BIOL 20A Tamkun (Topic 4 Enzymes & Metabolism)
BIOL 20A Tamkun (Topic 4 Enzymes & Metabolism) BIO 20A
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This 4 page Class Notes was uploaded by Holly Chen on Friday October 7, 2016. The Class Notes belongs to BIO 20A at University of California - Santa Cruz taught by John Tamkun in Fall 2016. Since its upload, it has received 5 views.
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Date Created: 10/07/16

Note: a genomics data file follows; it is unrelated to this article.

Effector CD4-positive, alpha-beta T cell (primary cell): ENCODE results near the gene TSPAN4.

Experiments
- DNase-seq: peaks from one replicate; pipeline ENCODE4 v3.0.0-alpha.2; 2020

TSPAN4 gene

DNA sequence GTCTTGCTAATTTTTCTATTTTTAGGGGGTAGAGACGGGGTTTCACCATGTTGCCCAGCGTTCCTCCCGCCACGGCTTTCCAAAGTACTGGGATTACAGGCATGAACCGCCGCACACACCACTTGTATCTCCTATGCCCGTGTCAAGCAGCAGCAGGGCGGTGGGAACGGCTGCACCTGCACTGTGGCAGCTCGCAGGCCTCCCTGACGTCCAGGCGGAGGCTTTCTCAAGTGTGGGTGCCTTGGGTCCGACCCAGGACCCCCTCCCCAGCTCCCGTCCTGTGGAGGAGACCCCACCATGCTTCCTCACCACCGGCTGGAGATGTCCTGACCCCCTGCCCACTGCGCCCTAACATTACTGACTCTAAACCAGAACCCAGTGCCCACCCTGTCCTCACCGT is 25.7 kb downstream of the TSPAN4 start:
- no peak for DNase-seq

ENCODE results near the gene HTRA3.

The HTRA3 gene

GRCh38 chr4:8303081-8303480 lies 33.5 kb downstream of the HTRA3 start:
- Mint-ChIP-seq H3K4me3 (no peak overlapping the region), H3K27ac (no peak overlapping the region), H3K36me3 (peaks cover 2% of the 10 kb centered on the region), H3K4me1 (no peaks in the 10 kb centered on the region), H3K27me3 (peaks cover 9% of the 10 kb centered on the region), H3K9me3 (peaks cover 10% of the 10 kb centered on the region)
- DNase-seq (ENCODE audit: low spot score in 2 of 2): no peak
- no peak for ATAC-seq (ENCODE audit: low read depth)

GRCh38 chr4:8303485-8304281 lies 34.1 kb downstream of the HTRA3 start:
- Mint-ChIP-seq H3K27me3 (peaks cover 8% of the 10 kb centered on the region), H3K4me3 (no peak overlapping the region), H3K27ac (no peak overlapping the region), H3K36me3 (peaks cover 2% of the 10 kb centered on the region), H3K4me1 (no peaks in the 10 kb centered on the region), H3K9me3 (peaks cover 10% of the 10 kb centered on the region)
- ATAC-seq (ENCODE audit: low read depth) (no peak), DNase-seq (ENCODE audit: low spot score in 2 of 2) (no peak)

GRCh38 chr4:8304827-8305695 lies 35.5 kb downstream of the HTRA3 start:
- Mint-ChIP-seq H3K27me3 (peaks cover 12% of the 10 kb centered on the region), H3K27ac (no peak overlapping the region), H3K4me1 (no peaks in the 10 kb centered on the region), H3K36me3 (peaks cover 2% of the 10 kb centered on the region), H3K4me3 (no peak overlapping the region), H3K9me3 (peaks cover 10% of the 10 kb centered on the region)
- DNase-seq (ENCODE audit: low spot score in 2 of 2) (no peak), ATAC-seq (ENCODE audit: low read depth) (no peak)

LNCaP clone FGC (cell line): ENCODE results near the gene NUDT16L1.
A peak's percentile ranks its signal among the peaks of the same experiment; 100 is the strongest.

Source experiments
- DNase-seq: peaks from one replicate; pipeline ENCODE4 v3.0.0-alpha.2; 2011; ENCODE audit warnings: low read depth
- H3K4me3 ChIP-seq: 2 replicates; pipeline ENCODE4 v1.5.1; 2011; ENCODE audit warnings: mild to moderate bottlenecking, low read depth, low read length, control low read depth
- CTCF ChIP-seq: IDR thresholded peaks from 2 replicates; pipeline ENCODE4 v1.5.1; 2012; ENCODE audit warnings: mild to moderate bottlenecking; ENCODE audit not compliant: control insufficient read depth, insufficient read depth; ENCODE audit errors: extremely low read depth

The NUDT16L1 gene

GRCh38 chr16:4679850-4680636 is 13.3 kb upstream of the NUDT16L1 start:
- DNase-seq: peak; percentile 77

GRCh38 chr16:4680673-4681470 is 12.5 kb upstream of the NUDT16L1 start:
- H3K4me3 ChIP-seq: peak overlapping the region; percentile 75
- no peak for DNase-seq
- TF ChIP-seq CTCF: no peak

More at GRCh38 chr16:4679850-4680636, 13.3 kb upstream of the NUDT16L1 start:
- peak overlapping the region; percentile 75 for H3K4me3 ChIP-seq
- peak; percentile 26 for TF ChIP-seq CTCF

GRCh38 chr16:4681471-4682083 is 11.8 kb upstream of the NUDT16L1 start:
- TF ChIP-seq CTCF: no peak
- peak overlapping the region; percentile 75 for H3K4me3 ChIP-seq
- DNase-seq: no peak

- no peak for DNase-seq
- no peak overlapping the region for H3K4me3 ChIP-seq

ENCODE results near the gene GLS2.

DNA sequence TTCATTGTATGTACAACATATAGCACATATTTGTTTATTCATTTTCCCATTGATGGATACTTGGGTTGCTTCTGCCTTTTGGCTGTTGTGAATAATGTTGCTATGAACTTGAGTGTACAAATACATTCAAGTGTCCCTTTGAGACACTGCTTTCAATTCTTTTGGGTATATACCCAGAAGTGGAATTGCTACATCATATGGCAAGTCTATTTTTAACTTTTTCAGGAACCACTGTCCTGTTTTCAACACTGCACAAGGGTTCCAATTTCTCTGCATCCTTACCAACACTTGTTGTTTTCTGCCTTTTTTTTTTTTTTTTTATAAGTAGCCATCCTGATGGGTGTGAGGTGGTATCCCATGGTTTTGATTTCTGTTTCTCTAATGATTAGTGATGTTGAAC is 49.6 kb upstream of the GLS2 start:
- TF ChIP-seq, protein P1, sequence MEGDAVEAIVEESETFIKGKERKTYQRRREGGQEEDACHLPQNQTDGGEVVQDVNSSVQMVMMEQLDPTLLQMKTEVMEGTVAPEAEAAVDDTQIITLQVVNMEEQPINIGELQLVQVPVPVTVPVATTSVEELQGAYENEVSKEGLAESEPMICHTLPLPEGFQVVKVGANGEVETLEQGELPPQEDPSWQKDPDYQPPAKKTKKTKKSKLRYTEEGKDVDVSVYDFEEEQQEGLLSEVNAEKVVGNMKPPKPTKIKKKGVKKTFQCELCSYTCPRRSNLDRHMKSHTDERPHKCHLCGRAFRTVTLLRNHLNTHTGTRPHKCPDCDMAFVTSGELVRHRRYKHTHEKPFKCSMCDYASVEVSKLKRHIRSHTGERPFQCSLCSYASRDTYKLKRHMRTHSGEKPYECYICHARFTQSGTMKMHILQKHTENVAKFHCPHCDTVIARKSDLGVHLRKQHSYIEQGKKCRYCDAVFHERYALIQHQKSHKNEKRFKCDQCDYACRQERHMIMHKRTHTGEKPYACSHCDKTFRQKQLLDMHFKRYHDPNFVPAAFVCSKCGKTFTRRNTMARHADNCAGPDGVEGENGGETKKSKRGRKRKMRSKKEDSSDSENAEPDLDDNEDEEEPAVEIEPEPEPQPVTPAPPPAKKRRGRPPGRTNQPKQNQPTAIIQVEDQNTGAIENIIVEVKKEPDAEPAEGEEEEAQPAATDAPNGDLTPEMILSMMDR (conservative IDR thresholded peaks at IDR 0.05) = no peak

Unit 4 - Enzymes & Cellular Metabolism Metabolism Basics • Metabolism - general term used for all chemical reactions involved in keeping a cell or organism alive. • Metabolic pathway: a molecule being altered in a series of steps with enzymes, resulting in a product. There are two general types: • Catabolic pathway: breaking down molecules to release the energy stored in chemical bonds. The energy will then be free to do work. • Anabolic pathways: synthesis of molecules, consumes energy. • Think of catabolic pathways as downhill and anabolic pathways as uphill. Energy & Thermodynamics • Energy - many definitions, but in this case, it’s the ability to cause change. • Kinetic energy - energy of motion. • Thermal energy - energy that comes from heat, which is the movement of particles. Faster movements generate more heat. • Potential energy - energy the matter has due to location or structure, includes the energy stored in chemical bonds. • Thermodynamics - the study of energy transformation. • 1st Law of Thermodynamics: • Energy can be transferred and transformed, but never created or destroyed. • Example: sunlight is converted into chemical energy by plants. That makes the plant an energy transformer, not energy producer. • 2nd Law of Thermodynamics: • Every energy transfer or transformation increases the entropy of the universe. • Entropy: a measure of disorder. • Example: a bear hunts for food is in motion, therefore the chemical energy from his last meal is being transferred into kinetic energy, producing heat and CO2 by movement and exhaling. This increases the disorder of the universe (not apparent to us). • Laws of thermodynamics allow the prediction of whether or not a reaction will occur spontaneously based on the change in free energy. • ΔG = G (products) - G(reactants) • ΔG =ΔH - TΔS • ΔH is the change in total energy whileΔS is entropy. • ΔG is based on the change in total energy and entropy decrease as the degree of randomness increases. • ΔG < 0 (negative) = energy released, exergonic reaction, spontaneous. • Energy released from exergonic reactions can be converted into other forms of energy. • Example: cellular respiration,ΔG = -686 kcal/mole, exergonic, spontaneous. • ΔG > 0 (positive) = energy consumed, endergonic reaction, not spontaneous. • Example: photosynthesis,ΔG = 686 kcal/mole therefore endergonic and not spontaneous. ATP(adenosine triphosphate) • ATP - contains sugar ribose, nitrogenous base adenine, and a chain of 3 phosphate groups bonded to it. • Cell’s 3 main work process: chemical work, transport work, mechanical work. • Universal energy currency of cells. • Stores chemical energy to do work. • Living organisms use it continuously, it’s a regenerating resource. • Chemical / energy coupling - using an exergonic process to drive an endergonic process. • Example: oxidation of glucose drives the synthesis ofATP. ATP Hydrolysis • All life depends on theATP cycle, it allows cells to maintain overall low entropy. • The bonds between the phosphate groups ofATP can is broken down by hydrolysis. • Extremely exergonic process. • ATP hydrolysis drives other endergonic reaction in cells. • Example: when the terminal phosphate bond is broken, triphosphate becomes diphosphate and yieldsADP. This is also an example of chemical coupling. How doesATP perform work? • Example: with help of specific enzymes, cell is able to release energy byATP hydrolysis to drive endergonic reactions. • Glutamic acid’s conversion to glutamine is not spontaneous (ΔG positive). • When coupled withATP hydrolysis occurs:ATP phosphorylates glutamic acid, making it unstable, ammonia displaces phosphate group, forms glutamine. • Glutamic acid to glutamineΔG = 3.4 kcal/mol • ATP hydrolysisΔG = -7.3 kcal/mol • Total reactionΔG = -3.9 kcal/mol • Chemical coupling results in the process being spontaneous. How to cells control spontaneous exergonic reactions? • Spontaneous reactions can occur very slowly. • Reactants must be converted to high energy intermediates before being converted into products. • This creates an energy barrier (activation energy is very large). • This is where enzymes come in. Enzymes • Catalyst - a chemical agent that will speed up reactions without being consumed. • Enzyme - a macromolecule that acts as a catalyst. • Enzymes reduces activation energy. • Does not changeΔG • Enzymes can’t force endergonic reaction, exergonic chemical coupling still required. • Specialized to catalyze specific reactions. • An average cell contains thousands of different enzymes. • Without enzymes and enzyme regulations, chemical reactions would happen all over the place, or take too long, or not happen at all. • Cells regulate metabolic pathway by regulating enzyme activity. Substrate Specificity • Substrate - the reactant in which the enzyme operates on. • Overall process: • Enzyme + substrate —> enzyme substrate complex —> enzyme + products. • Each enzyme is specific and can only recognize its specific substrate. • Example: sucrase will act only on sucrose and will not bind to any other disaccharides. • If there are big temperature or pH changes, the enzyme will denature and lose it’s ability to function. • Each enzyme works best at a specific temperature and pH. Enzyme Structure • Active site - a “pocket” on the surface of the enzyme where the catalysis occurs. • Usually formed by a few amino acids. • Rest of the molecule provides framework that determines size and shape of the active site. • Recent studies found active sites change subtly in equilibrium with small differences in free energy for each shape. This is because the shape that best fit the substrate isn’t always the shape with the lowest energy. • Substrate - the reactant in which enzymes operates on. It’s held to the active site usually by weak hydrogen bonds and ionic bonds. • Substrate and active site interact like lock and key. How to Enzymes work? 1. Substrate enters active site. 2. Enzyme alters its shape so the active site folds around the enzyme (induced fit). 3. Substrates are held in the active site through weak bonds such as hydrogen or ionic bonds. 4. Substrate is converted into products. 5. Products released from active site. 6. Active site is now free for new substrates to enter. Factors that regulate of EnzymeActivity • Amounts of enzymes in the cell • Phosphorylation of S/T/Y residues. • Binding of small molecules: • Competitive inhibitors will bind to the active site and compete with substrate. • Non competitive inhibitors, also known as allosteric effectors, will bind to the enzyme away from the active site, which will alter the structure and activity of the enzyme.